Homeostasis

Homeostasis is the result of variables being regulated such that the internal environment remains stable and fairly constant even though the external environment varies. For example, in humans, the pH of blood and the internal temperature are kept reasonably constant.

Latest Research and Reviews

News and Comment

  • News and Views |

    Living organisms face the dual challenge of acquiring enough iron to perform biological functions while preventing toxic iron accretion. A study now shows that sensing of iron-catalysed free radicals by a druggable gene-regulatory pathway helps the body avoid iron poisoning.

    • Sandro Altamura
    •  & Bruno Galy
    Nature Metabolism 1, 501-502
  • News and Views |

    Interorgan communication is emerging as a critical contributor to nutrient and energy homeostasis. A new study has identified a secreted liver factor that stimulates lipid synthesis in white adipose tissue and exacerbates obesity and insulin resistance.

    • Henry Kuang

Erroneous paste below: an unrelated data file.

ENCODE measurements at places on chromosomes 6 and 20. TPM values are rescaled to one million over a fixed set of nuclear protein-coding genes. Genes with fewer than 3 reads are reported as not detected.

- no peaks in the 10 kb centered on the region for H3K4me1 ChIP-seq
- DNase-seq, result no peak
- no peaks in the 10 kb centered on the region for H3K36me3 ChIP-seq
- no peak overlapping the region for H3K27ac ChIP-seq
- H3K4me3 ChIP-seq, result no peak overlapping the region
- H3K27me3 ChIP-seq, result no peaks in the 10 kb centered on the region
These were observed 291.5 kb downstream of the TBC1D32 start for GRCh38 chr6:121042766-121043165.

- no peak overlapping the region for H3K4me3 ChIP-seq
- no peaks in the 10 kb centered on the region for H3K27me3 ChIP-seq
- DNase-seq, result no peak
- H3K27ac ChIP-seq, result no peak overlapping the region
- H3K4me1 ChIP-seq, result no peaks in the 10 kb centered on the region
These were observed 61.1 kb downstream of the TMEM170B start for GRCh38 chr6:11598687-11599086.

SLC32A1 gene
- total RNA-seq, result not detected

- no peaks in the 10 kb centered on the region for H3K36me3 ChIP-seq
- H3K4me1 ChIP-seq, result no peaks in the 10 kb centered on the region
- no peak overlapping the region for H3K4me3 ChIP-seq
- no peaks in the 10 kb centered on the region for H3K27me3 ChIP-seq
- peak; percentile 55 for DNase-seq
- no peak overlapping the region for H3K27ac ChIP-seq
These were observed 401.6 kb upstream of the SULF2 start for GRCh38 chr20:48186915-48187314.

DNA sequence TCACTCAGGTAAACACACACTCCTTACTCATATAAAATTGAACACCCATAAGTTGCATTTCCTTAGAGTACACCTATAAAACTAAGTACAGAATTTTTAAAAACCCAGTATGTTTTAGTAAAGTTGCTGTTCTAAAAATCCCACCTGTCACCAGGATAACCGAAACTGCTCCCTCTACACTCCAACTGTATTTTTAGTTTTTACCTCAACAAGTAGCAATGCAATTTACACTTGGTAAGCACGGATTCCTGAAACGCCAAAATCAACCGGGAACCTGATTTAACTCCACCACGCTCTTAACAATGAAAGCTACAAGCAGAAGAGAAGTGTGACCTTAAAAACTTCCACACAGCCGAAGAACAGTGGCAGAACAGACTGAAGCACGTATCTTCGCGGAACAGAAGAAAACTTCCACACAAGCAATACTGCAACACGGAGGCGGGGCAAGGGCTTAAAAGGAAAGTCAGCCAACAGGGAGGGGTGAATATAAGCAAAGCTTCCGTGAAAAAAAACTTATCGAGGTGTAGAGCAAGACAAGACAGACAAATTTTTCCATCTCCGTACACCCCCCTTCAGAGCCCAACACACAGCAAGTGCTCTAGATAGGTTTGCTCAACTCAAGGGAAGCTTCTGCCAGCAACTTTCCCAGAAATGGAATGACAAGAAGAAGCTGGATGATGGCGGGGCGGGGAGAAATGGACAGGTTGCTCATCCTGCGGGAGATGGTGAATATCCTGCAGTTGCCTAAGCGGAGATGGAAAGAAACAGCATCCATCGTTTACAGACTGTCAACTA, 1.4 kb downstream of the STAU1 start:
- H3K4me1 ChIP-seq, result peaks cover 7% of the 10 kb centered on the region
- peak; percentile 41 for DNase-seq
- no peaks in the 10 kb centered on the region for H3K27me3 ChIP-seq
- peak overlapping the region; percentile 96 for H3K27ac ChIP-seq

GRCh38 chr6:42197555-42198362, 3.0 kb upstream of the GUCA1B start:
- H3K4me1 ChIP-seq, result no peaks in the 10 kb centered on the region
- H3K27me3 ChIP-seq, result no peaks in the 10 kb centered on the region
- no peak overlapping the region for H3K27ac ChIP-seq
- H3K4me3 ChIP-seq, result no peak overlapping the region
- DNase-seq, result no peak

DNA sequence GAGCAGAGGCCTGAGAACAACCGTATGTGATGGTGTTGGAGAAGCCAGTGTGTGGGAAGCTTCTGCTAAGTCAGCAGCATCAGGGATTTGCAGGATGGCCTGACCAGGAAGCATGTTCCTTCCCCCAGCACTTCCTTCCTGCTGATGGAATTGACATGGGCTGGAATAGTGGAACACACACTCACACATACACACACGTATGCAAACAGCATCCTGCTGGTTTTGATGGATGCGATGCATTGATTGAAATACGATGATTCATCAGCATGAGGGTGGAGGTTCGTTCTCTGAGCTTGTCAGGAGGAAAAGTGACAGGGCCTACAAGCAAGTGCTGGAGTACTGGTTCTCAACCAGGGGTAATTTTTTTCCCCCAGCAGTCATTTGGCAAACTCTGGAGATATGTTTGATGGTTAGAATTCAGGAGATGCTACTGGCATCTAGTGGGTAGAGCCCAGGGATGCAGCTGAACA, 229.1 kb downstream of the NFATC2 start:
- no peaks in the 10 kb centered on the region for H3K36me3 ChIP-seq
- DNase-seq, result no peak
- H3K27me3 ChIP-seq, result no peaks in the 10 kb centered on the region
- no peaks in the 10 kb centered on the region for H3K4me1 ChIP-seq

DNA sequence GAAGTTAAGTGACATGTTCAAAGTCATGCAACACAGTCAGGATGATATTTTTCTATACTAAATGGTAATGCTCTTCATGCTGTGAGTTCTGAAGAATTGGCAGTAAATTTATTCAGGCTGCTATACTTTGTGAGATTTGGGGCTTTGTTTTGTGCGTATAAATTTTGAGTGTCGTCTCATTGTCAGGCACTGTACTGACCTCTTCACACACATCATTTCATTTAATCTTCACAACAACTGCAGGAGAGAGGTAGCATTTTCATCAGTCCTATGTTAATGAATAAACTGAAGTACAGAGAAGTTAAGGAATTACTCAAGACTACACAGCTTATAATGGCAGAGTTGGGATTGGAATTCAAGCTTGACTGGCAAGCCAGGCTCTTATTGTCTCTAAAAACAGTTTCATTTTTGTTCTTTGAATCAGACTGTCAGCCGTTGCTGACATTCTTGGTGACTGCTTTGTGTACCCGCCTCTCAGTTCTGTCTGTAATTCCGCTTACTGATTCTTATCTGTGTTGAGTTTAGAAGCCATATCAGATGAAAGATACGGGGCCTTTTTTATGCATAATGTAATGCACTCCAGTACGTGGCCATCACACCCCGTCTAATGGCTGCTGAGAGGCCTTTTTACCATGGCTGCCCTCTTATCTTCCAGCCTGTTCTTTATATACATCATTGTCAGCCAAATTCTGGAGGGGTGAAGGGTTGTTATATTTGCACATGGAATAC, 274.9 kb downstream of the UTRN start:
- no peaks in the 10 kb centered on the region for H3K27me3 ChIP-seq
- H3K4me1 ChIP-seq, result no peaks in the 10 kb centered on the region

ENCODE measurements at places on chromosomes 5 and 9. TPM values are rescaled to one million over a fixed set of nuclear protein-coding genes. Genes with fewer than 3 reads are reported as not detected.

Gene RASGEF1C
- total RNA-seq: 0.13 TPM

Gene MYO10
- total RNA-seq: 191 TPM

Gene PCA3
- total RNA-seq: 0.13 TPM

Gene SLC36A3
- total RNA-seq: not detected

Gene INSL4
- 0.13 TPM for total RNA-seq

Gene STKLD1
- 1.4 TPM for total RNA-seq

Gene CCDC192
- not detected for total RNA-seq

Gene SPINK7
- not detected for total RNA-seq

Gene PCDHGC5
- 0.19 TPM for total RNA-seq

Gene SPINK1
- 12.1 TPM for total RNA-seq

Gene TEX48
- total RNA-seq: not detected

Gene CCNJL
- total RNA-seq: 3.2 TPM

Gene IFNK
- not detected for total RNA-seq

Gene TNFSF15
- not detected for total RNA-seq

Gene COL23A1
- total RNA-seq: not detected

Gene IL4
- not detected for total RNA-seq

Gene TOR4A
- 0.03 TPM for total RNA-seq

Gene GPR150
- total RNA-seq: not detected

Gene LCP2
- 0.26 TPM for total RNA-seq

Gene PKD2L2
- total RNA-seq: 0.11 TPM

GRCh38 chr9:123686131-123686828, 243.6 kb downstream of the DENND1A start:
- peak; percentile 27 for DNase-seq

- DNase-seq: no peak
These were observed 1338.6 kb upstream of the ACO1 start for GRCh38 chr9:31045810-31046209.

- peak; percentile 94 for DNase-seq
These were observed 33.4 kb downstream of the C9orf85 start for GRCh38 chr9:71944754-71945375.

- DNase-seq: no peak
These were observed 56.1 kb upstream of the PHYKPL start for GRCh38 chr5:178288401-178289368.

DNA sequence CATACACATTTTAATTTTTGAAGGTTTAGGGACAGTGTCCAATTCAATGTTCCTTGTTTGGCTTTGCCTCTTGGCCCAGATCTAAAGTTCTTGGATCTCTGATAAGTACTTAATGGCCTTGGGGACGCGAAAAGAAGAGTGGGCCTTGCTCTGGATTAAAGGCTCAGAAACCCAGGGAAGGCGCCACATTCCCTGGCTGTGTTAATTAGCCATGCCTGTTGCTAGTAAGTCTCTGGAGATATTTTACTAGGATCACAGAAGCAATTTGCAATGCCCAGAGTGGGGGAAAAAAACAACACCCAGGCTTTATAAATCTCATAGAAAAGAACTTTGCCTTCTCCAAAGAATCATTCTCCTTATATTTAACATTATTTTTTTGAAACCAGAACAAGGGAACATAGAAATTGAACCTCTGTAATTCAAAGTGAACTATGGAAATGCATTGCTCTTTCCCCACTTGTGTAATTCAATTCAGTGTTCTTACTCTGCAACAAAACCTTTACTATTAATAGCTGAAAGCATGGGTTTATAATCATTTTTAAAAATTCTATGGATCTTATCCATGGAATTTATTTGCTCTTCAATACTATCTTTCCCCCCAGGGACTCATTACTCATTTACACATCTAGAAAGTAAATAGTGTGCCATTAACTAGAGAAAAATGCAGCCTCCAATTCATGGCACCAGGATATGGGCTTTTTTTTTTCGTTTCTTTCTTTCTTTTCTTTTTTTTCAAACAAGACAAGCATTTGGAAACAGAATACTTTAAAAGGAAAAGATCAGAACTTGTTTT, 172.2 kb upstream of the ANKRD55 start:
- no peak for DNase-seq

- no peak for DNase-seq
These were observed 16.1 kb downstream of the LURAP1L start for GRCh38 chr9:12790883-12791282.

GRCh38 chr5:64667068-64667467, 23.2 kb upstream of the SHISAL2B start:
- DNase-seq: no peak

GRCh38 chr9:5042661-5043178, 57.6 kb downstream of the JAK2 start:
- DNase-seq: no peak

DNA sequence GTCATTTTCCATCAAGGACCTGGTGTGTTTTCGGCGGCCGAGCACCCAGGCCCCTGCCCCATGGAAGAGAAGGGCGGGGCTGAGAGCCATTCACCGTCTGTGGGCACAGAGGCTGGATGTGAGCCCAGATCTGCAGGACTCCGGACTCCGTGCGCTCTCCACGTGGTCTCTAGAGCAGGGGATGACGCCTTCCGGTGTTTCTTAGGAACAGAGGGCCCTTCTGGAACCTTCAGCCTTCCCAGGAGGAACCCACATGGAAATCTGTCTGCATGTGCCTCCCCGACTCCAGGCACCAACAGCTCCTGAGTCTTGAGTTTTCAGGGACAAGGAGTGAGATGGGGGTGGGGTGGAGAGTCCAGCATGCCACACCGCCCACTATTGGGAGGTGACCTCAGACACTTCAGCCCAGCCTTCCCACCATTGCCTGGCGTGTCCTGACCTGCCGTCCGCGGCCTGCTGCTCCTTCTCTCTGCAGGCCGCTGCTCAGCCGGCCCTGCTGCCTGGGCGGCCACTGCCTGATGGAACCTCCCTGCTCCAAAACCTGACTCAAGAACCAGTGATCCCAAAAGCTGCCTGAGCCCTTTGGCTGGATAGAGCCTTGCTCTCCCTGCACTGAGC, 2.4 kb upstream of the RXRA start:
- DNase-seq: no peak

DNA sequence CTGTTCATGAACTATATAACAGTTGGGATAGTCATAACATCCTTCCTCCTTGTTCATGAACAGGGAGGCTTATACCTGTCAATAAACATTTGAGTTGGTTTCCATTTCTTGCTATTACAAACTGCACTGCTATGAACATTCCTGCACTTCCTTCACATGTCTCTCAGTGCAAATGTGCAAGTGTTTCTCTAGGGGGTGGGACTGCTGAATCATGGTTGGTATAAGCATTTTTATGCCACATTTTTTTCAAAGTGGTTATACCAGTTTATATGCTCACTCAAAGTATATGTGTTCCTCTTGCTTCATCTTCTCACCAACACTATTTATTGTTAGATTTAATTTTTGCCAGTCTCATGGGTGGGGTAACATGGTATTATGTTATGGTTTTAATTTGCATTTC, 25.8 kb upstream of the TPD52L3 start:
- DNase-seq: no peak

•  & Jiandie D. Lin
    Nature Metabolism 1, 507-508
  • News and Views |

    Strategies to restore levels of the enzyme cofactor nicotinamide adenine dinclueotide (NAD) late in life to maintain health by treatment with NAD precursors, such as nicotinamide mononucleotide (NMN), represent an exciting area of research in aging and age-related diseases. A study in Nature Metabolism provides an answer to the hotly debated yet fundamental question: how NMN actually gets into cells.

    • Lindsay E. Wu
    •  & David A. Sinclair
  • News and Views |

    Fibrosis is characterized by excessive extracellular matrix (ECM) production relative to catabolism. A new study shows that the fuel choice of fibroblasts impacts this balance, with glycolysis promoting ECM synthesis and fatty acid oxidation stimulating ECM degradation.

    • Joshua D. Rabinowitz
    •  & Gökhan M. Mutlu